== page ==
Never mind that Machinists rejected the company’s “offer” 180-2 and went on strike over it. Never mind that MC imported scabs during the dispute and raised the specter of “permanent replacements.” Never mind that state and federal labor laws prohibit employer interference with the union and coercion of its members. Never mind that those same laws—as MC pointed out in its ad—give the IAM exclusive authority to bargain for all the workers in the unit. MC asserted an authority of its own to dictate the union’s relationship with its members and, ultimately, the union’s financial bottom line. Fox, meet chicken coop.
MC’s demands, which eliminate dues check-off and require an annual opt-out period for dues, are a slightly less onerous private sector version of Act 10, the controversial legislation Walker and GOP state legislators imposed early last year to defund and decertify public sector unions representing approximately 300,000 state, county, municipal and school district workers. In that instance, however, there was not so much as a phone call between Walker and the unions, not for the latter’s lack of trying. Walker steadfastly refused to meet, let alone bargain, despite massive protests. Major pay cuts and other economic sacrifices are part of the new law, and most public unions have completely lost bargaining rights.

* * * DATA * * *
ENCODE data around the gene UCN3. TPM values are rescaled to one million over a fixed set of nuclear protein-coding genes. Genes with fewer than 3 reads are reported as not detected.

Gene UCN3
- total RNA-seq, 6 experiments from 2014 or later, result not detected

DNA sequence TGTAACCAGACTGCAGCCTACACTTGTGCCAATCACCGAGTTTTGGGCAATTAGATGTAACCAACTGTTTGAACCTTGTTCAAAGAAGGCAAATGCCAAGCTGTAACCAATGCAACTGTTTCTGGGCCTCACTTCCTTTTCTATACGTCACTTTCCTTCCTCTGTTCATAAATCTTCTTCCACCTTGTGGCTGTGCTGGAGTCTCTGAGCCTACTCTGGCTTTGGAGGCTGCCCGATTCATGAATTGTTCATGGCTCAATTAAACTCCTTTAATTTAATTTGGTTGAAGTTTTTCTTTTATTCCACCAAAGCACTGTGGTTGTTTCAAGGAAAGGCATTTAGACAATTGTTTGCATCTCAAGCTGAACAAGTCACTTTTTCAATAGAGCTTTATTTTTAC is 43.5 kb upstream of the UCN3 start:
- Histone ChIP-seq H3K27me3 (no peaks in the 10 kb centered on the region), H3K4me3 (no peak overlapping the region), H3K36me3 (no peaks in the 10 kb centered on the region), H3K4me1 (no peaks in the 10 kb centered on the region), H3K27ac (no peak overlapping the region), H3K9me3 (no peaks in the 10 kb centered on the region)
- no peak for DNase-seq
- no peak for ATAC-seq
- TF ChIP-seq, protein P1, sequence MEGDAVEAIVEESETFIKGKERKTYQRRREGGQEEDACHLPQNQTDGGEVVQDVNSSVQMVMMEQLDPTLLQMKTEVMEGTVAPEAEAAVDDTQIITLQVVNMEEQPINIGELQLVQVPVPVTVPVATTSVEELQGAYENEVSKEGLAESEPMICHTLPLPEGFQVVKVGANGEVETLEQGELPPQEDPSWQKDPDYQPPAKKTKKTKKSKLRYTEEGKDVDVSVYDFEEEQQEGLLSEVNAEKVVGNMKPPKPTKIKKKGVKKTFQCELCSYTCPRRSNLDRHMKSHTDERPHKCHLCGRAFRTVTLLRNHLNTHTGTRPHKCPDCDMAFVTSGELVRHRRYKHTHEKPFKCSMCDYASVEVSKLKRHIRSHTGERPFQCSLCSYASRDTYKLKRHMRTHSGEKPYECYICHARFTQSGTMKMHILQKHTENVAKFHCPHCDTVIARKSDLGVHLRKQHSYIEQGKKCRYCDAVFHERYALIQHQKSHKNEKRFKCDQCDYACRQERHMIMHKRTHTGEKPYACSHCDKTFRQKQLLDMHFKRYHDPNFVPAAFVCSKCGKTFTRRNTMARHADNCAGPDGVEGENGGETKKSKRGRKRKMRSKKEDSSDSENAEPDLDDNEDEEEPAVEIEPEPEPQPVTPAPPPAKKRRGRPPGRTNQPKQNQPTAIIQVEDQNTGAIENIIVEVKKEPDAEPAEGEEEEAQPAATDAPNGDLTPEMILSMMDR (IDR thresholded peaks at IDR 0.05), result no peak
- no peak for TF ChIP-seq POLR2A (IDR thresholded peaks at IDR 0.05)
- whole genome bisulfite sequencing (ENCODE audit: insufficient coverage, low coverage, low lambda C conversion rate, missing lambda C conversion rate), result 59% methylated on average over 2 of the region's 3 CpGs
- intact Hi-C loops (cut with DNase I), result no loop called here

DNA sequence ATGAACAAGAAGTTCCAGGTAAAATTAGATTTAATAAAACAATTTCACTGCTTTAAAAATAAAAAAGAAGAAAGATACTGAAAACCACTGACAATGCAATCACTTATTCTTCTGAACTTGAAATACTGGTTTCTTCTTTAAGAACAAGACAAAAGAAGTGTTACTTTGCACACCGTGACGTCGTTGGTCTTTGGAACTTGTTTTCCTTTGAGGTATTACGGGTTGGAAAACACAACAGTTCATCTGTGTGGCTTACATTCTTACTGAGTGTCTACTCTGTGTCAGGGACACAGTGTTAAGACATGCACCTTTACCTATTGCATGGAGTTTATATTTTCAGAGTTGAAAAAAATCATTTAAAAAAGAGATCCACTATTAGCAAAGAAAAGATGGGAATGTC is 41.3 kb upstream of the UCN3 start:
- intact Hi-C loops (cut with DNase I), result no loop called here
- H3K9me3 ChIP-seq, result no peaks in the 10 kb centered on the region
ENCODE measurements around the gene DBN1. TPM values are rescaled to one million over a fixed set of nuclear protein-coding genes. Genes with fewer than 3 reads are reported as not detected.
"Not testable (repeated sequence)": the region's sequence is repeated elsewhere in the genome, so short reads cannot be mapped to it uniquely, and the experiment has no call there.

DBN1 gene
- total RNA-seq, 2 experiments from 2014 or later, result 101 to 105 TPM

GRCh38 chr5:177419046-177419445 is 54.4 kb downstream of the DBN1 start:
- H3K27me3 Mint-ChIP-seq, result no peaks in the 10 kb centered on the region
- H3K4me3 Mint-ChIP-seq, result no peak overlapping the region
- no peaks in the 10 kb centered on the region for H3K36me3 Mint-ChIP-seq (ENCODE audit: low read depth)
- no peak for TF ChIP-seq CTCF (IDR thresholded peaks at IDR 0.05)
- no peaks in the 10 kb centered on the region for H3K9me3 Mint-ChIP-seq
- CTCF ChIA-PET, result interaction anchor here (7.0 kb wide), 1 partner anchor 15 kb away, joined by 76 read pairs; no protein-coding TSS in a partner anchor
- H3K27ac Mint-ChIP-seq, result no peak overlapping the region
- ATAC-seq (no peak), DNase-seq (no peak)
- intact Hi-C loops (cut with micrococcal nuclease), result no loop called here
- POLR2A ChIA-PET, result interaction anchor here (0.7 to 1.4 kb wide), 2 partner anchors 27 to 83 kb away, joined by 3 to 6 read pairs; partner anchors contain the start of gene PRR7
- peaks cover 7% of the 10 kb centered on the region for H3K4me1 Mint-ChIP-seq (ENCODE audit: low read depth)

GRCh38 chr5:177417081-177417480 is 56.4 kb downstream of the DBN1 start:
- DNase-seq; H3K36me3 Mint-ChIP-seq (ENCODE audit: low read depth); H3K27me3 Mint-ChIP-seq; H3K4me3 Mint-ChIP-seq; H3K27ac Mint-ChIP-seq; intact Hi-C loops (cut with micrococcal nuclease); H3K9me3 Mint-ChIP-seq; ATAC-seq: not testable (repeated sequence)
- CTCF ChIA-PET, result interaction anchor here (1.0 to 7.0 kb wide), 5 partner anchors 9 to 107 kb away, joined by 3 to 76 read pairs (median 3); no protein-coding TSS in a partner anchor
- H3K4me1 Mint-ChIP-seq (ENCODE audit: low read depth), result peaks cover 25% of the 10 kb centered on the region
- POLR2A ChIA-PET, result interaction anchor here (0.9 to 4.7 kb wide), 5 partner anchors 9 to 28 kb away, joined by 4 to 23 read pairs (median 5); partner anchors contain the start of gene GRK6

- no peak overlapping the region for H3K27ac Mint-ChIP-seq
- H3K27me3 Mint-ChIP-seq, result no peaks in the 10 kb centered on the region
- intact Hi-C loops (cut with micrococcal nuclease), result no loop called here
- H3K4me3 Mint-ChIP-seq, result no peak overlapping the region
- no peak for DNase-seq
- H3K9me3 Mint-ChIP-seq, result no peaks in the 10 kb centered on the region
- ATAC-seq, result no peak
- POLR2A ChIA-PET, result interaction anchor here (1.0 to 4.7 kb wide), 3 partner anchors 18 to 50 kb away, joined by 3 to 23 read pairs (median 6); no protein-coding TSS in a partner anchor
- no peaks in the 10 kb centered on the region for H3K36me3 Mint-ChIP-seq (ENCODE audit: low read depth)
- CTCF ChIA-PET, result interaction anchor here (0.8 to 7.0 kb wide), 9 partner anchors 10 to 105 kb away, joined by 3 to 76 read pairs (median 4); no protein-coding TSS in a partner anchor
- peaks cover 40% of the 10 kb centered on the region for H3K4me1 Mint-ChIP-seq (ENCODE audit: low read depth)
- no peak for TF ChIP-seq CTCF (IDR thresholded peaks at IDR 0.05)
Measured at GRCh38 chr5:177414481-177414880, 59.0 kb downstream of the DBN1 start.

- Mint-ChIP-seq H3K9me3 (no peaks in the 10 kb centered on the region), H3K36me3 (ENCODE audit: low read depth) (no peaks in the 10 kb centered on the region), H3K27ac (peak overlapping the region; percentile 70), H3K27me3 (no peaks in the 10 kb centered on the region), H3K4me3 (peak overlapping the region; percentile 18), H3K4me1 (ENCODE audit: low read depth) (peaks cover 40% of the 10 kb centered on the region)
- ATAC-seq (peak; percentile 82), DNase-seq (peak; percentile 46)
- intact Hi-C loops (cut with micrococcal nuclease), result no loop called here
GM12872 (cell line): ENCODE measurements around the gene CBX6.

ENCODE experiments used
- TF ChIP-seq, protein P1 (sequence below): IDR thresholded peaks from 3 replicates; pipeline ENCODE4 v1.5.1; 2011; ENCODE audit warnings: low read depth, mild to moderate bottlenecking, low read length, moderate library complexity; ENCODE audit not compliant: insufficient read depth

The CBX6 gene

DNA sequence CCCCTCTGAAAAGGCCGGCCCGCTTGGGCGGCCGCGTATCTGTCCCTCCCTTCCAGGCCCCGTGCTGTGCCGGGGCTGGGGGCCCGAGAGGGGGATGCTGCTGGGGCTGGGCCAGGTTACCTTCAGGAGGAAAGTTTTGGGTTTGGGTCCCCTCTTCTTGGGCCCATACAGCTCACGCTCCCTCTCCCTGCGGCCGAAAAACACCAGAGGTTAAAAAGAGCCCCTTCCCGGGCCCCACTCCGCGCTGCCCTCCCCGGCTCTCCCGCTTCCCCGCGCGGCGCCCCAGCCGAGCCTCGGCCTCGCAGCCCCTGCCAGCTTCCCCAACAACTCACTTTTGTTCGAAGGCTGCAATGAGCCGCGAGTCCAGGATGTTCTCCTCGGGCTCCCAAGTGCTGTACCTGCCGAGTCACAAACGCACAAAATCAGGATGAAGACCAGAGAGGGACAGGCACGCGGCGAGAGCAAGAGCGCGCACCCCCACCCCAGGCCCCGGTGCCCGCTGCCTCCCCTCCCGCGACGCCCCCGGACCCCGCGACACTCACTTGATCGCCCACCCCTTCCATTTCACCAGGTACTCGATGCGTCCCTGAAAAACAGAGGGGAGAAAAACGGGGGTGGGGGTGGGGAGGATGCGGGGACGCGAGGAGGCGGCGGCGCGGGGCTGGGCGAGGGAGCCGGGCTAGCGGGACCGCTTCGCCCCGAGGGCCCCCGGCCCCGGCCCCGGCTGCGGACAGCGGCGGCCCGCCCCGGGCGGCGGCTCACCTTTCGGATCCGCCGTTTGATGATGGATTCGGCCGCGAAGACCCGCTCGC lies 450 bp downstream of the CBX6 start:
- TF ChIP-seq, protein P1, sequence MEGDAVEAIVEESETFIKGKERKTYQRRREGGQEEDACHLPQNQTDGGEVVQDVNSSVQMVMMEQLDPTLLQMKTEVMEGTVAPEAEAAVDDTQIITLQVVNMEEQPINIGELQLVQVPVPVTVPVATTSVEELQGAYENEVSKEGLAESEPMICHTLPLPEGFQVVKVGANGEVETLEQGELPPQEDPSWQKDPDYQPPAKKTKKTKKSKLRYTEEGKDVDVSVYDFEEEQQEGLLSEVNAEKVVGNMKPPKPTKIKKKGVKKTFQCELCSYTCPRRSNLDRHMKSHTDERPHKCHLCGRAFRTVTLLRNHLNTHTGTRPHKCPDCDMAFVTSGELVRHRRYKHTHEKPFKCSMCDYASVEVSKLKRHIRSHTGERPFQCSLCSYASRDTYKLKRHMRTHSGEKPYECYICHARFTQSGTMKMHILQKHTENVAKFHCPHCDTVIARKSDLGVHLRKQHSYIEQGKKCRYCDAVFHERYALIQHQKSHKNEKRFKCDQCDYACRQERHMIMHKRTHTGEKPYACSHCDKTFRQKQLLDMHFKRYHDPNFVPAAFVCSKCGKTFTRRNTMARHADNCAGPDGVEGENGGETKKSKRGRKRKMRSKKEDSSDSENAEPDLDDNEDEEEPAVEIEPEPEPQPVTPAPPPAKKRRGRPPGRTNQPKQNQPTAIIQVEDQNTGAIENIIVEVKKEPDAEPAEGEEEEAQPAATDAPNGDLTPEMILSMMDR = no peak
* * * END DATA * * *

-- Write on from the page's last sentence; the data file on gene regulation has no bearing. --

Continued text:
What saved the Machinists from the same fate is that they (and other private sector unions) are covered by federal labor laws that are still intact and under the Democratic administration of President Barack Obama. To emulate Walker-style union busting would require either (1) new so-called “right to work” laws like those Indiana recently enacted or (2) something less ambitious and less overtly controversial, e.g. contract demands for voluntary dues that would finish off unions one at a time.
IAM and its members admittedly were unprepared for what MC was about to do. They had enjoyed reasonably good labor relations without major incident for decades, and the company had weathered the recent recession well, earning millions in annual profits. Why, then, did MC embark on this path? To follow it requires a dizzying trip down the proverbial rabbit hole of Malice in Wonderland industrial relations.